It has been a while since I posted the previous blog. During this time, much of my note-taking has migrated to Notion, so there will likely be less “reading notes” type of blogs as seen in the past few posts. Now it may be a good time to clean up the blog a bit, while thinking about other interesting topics suitable to be posted here.

# Styling

Headings of the markdown source of this blog has been insistent, due to the blog’s prior life on Wordpress and later migration to Jekyll. I’ve sometimes used ### (H3) as the top headings. This round of revision will change all that: all headings start the nesting from # (H1). The styling of the headings will be controlled by CSS solely.

# Markdown specifics

## Front matter

Jekyll has a lot to offer in the markdown front matter. However, not all of them are that useful. The ones I’ll keep for each post will be title, author, layout, categories, and tags. The rest of them will be removed for now and used only when very necessary.

Some other front matter fields are left-over from the Wordpress era. They will be removed too.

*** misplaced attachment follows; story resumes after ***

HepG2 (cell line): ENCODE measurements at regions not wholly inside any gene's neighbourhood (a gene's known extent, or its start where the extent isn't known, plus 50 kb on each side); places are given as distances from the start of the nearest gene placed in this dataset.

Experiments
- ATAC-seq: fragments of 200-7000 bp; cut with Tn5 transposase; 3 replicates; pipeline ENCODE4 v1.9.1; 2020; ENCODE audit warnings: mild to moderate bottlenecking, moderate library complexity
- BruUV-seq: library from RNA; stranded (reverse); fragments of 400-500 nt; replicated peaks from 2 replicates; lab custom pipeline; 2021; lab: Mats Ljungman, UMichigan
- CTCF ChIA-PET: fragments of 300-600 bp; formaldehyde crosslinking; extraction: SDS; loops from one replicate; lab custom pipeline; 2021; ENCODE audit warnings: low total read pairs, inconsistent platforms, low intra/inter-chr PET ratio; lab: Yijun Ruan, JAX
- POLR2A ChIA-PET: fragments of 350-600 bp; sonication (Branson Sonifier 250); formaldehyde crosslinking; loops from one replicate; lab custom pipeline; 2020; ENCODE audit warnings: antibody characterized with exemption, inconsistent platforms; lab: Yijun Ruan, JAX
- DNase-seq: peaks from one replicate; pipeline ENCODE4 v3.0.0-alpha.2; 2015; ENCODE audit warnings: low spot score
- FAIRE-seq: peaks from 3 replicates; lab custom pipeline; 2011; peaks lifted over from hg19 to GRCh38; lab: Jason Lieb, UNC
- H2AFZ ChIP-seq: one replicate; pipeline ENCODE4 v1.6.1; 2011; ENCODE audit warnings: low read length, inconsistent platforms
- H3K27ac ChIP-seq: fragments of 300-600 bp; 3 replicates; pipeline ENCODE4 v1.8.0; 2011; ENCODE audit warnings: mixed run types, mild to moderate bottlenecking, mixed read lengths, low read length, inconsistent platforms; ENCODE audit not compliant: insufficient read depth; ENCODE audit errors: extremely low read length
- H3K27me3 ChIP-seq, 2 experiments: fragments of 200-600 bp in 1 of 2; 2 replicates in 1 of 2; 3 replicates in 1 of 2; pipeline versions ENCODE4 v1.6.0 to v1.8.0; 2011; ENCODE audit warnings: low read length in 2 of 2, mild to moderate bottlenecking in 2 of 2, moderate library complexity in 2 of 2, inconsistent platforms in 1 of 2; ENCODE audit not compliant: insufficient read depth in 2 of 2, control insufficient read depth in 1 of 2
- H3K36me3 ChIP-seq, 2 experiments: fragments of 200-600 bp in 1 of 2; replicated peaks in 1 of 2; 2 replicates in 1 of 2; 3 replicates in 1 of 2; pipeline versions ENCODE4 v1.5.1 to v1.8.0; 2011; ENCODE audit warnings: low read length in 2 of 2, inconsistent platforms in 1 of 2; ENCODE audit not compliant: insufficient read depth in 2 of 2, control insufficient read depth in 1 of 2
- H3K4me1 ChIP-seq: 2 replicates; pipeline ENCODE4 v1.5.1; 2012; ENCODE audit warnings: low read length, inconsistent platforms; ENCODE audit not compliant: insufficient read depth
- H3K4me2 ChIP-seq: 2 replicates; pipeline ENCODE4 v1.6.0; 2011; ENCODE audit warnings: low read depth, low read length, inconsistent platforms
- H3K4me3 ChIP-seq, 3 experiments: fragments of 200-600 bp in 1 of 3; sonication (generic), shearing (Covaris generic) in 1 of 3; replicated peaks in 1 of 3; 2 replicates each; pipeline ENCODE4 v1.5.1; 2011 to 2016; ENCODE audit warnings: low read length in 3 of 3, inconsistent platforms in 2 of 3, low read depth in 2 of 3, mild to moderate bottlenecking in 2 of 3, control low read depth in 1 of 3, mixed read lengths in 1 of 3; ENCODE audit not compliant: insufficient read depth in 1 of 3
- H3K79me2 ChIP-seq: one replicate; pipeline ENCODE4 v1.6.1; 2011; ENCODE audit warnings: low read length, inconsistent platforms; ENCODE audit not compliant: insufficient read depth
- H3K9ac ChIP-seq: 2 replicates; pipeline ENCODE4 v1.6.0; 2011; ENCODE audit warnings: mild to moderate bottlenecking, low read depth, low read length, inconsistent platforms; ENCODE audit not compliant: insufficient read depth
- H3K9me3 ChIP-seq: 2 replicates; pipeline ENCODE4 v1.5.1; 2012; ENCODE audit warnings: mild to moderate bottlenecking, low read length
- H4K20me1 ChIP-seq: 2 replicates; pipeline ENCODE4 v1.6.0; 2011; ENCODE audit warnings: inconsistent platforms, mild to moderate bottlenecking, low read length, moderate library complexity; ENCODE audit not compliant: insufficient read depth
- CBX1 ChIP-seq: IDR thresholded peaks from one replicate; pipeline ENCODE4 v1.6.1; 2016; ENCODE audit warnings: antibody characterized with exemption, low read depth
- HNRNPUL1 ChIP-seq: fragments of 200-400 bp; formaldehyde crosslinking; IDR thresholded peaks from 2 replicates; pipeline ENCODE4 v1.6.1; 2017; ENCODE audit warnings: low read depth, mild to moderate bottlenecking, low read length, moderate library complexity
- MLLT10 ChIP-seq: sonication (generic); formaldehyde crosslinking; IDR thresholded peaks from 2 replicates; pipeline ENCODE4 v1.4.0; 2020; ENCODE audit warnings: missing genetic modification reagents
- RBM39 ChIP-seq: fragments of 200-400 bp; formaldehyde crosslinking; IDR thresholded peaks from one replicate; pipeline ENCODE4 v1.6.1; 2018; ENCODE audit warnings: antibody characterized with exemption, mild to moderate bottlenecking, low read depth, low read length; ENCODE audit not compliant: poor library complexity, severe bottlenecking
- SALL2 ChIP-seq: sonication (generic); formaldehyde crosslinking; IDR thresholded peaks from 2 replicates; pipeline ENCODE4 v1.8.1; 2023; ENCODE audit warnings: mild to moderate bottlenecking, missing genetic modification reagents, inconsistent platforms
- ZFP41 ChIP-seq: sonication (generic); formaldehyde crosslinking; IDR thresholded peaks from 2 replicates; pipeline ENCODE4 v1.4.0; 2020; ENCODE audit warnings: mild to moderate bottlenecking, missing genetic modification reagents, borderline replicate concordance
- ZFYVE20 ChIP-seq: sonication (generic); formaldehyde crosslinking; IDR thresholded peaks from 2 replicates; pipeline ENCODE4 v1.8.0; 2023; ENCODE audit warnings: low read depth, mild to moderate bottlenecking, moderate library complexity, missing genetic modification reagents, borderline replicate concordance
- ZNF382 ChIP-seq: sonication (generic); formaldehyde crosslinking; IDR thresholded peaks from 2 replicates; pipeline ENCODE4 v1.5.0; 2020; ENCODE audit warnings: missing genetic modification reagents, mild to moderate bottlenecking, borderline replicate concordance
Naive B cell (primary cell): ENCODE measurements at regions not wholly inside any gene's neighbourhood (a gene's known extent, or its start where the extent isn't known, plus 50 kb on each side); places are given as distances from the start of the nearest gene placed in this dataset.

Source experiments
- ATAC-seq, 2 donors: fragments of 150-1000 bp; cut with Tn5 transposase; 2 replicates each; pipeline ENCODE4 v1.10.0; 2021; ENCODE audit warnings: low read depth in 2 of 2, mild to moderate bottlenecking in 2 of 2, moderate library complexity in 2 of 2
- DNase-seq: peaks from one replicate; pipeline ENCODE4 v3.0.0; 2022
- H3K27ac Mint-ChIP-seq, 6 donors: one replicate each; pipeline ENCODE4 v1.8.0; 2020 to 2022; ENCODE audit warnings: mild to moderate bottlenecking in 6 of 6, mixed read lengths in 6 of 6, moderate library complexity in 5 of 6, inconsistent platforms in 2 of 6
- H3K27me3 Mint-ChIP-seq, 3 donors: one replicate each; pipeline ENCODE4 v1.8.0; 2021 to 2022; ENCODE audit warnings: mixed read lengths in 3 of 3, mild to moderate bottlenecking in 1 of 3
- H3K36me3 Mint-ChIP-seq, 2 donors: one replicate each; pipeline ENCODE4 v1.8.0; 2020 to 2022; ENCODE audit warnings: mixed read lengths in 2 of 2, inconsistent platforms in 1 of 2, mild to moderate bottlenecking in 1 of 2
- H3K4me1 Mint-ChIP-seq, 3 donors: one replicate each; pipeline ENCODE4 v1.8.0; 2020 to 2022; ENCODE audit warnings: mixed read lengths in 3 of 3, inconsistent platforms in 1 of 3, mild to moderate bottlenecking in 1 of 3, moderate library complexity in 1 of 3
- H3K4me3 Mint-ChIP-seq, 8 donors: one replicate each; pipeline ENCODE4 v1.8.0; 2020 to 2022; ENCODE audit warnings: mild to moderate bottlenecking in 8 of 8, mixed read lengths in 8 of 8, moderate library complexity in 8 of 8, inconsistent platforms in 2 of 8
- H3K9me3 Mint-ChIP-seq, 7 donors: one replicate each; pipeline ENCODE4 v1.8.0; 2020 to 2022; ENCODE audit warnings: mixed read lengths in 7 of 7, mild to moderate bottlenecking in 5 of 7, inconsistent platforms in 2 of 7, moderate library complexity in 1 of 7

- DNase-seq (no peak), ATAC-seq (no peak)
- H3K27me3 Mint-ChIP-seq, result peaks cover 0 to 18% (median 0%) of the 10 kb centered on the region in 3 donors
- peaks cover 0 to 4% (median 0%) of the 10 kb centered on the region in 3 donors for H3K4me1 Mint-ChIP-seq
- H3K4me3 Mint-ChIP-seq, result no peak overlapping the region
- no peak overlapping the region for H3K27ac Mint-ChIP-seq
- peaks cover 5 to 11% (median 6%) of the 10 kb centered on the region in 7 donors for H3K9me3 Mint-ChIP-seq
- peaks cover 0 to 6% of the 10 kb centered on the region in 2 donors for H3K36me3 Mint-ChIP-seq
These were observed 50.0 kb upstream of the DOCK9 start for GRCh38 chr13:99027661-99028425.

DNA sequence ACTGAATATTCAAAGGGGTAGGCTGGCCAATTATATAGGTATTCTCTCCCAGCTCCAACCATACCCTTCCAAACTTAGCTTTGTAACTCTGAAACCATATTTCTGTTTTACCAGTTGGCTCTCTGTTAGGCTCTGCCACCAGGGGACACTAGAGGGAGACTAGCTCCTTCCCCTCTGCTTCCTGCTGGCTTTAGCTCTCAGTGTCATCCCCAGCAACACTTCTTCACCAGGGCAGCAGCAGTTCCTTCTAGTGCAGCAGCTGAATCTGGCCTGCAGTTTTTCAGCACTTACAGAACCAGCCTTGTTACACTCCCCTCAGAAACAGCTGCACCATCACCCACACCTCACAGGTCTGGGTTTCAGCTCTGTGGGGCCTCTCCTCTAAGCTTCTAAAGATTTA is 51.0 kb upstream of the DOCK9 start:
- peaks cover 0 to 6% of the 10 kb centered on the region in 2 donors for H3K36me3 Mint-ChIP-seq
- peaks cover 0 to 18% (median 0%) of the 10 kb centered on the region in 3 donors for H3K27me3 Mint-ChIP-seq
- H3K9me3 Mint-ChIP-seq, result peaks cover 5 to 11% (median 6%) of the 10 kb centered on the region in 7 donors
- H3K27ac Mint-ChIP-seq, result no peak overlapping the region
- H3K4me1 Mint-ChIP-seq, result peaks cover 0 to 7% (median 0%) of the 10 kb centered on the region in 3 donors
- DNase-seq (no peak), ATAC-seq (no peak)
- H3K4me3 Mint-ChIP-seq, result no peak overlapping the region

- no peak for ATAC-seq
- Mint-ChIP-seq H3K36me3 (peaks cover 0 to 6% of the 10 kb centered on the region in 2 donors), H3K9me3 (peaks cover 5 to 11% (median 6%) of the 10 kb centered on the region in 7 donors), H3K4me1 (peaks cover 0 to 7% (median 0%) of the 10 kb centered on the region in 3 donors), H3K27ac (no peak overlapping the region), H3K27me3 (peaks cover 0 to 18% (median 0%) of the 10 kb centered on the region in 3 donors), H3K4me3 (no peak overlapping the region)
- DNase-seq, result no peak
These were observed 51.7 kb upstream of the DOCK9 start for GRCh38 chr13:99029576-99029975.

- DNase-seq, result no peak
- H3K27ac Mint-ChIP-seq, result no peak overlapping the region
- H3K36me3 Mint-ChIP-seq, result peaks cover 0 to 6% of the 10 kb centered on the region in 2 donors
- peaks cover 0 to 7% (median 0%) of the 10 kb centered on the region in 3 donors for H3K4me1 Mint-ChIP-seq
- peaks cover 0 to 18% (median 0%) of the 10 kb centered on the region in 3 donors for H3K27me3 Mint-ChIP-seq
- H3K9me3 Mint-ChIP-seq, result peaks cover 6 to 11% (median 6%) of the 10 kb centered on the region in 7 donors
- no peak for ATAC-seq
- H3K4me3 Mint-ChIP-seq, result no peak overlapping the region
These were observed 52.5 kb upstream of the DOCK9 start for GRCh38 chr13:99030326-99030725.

## Code snippets

There are three ways to insert code snippet blocks into the markdown.

1. Indent all code by 4 spaces. This approach won’t allow you to specify the language of the code.
2. Use three back quotes to wrap before and end of the block. I can optionally specify the language right after the opening back quotes.
3. Jekyll has builtin syntax highlighting support with a special tag highlight. With this syntax, you can specify language and also control if line numbers are supposed to be shown. The only draw back of this is that, if the code block appears inside a numbered list，the numbering for rest of the list after the code block will be reset.

Going forward, I’ll favor the third option more, and avoid numbered lists.

## HTML tags and entity symbols

Paragraphs, code blocks, image and URL links also got some left-over from the Wordpress era. There are <p>, <pre>, <a>, <img>, <div> tags here and there. Also the <em> tag when used in post titles would trim the content as the browser page title.

Some HTML entity symbols can be handled nicely by the Jekyll engine, so there is no need to keep the HTML.

## Image files location

Some images links refer to images not in the standard images subfolder, but in the wp-content/upload/ folder.

## MathJax

If I want to use MathJax in a certain post, I’d usemathjax: true to the front matter, then in the page I can use double  to wrap around the LaTeX markup.

This is done using post_url syntax, for which Jekyll will translate to the proper link.